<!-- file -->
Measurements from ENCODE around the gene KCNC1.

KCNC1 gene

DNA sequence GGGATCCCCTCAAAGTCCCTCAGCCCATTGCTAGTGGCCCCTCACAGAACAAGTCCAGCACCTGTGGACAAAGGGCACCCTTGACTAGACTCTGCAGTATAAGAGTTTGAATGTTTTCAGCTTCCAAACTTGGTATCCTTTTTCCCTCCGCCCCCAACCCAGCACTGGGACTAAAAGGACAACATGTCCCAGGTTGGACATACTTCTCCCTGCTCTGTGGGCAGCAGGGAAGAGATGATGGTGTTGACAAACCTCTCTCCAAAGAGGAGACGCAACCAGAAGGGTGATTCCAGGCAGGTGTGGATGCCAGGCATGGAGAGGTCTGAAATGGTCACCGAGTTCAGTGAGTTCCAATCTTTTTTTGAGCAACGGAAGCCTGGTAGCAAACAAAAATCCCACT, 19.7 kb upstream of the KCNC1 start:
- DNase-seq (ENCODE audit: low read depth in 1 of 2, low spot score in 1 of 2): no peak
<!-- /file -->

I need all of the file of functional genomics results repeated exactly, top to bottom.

Measurements from ENCODE around the gene KCNC1.

KCNC1 gene

DNA sequence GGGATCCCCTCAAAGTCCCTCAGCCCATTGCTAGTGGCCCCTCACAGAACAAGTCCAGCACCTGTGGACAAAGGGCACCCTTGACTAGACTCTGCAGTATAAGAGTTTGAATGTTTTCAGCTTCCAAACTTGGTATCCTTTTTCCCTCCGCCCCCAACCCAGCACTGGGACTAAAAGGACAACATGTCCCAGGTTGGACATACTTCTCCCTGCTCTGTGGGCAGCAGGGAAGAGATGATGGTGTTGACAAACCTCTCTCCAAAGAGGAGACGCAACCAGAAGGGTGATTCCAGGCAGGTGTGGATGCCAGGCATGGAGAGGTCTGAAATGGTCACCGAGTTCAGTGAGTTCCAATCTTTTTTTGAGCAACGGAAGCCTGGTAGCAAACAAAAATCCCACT, 19.7 kb upstream of the KCNC1 start:
- DNase-seq (ENCODE audit: low read depth in 1 of 2, low spot score in 1 of 2): no peak